Guide to Probate and Letter of Administration

Administration of a deceased person’s estates and assets in the event the person dies without leaving a valid Will is governed by the provisions of Indian Succession Act, 1925. To understand the succession procedures, it is essential to know the associated legal jargon.

Probate and Letter of Administration are two different applications filed before the court to commence the transfer or administration of assets or to appoint a representative to administer the assets.


Probate is an application filed before the court to prove the Will of a deceased person in order to verify the document as a valid and true last Will of the deceased. An application for Probate must be applied with the court by the executor named in the Will along with the original Will of the deceased.

Once the application is filed, the court verifies the authenticity of the Will by verifying the legal capacity and mental stability of the deceased person at the time of writing and their adherence to the principles of succession. If no objections are raised, then the probate is granted. With the probate certificate, the executor can distribute and manage the assets as per the terms of the Will.

Though Probate is not mandatory in India, except in the state of West Bengal, municipal limits of the metro cities of Chennai, and in Mumbai, it is mandatory to obtain probate, a probate is essential to preserve the integrity of the Will and the intention of the deceased in scenarios where the deceased possessed a high number of assets and investments or if the Will attracts potential disputes.

Generally, the probate is granted to the executor but in the event where the deceased person has not appointed any executor in his Will, the legal heirs of the deceased can appoint a person as the administrator of the Will, conferring the rights of the executor to dispose of the property and terms of the Will.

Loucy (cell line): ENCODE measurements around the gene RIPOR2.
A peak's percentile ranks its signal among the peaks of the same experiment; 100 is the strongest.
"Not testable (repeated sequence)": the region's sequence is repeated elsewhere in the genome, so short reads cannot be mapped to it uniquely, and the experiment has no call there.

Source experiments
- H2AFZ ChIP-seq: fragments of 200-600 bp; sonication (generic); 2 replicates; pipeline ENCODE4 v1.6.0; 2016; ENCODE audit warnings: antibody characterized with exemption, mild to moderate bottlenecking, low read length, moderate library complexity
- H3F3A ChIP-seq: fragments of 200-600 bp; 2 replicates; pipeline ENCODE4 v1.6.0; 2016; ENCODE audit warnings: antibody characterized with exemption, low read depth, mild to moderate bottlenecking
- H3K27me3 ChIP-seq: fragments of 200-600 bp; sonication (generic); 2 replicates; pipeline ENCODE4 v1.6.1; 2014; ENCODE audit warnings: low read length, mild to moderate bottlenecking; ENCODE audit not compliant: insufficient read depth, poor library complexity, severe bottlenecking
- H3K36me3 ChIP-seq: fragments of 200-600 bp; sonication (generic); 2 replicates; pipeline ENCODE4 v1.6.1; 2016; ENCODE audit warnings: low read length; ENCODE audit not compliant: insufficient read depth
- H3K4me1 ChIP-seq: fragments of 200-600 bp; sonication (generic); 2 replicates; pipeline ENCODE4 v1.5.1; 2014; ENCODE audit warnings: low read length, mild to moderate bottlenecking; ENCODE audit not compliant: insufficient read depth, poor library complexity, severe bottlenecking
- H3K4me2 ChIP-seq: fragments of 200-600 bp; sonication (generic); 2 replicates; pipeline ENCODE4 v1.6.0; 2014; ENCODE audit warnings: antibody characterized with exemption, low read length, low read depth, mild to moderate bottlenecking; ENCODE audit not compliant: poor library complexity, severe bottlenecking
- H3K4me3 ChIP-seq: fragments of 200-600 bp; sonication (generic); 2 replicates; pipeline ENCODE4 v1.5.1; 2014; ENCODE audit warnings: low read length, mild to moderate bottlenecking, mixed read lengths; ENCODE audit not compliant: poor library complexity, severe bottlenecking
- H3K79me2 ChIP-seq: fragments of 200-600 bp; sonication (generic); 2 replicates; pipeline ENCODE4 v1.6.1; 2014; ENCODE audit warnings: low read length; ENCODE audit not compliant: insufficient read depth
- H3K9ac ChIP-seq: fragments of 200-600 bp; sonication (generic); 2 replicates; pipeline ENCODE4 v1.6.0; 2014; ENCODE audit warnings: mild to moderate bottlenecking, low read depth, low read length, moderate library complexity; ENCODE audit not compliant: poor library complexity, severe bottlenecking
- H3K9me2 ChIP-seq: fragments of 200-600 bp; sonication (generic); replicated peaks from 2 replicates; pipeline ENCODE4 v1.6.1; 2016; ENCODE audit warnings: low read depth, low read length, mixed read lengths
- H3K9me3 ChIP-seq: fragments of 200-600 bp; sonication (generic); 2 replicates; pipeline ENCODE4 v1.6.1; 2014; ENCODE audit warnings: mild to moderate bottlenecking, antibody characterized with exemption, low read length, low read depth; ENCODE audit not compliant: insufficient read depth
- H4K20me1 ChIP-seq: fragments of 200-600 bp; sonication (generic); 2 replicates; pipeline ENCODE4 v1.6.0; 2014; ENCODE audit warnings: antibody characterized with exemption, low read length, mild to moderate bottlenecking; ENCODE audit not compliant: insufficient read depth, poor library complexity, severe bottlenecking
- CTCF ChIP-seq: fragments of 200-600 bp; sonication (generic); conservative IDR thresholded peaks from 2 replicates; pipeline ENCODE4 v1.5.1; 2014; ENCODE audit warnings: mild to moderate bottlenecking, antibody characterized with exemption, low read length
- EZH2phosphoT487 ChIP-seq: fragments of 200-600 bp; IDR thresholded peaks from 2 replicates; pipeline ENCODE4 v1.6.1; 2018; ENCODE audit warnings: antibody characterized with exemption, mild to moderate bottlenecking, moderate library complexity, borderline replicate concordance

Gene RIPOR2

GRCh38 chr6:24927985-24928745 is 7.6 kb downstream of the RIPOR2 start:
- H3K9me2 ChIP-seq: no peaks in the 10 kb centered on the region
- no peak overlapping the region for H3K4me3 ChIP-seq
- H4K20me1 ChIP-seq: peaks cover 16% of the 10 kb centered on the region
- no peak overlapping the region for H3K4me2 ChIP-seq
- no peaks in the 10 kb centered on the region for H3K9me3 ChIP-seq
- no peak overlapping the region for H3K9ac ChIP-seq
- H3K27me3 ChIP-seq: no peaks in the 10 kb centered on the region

Letter of Administration

Letter of Administration (LoA) is a legal document issued by the court appointing an administrator to manage and distribute the assets of a person who died without leaving a valid Will. An LoA is also applied for and issued if the deceased failed to appoint an executor to his Will and the legal heirs could not find any administrator, or if the executor named in the Will is unable or unwilling to do the task.

LoA is an application to the court by a legal heir or an interested party through a petition explaining the need for the administration along with the details of the personal details, assets, and legal heirs of the deceased person.

Court after examining the petition, issues notices to all the legal heirs and potential claimants, providing them the opportunity to contest the petition. Once no objection is raised, the court grants LoA and the appointed administrator has the legal authority to manage and distribute the assets.

It is essential to note that LoA is applied only in those cases where there is no valid Will, or when the executor is unable to act. A probate is sought in those cases where there is a valid Will and an executor and only the validation of the Will is required from the Court.

Disclaimer: The views / the analysis contained therein do not constitute a legal opinion and is not intended to be an advice. Readers of this document are advised to seek their own professional advice before taking any course of action or decision, based on this document.

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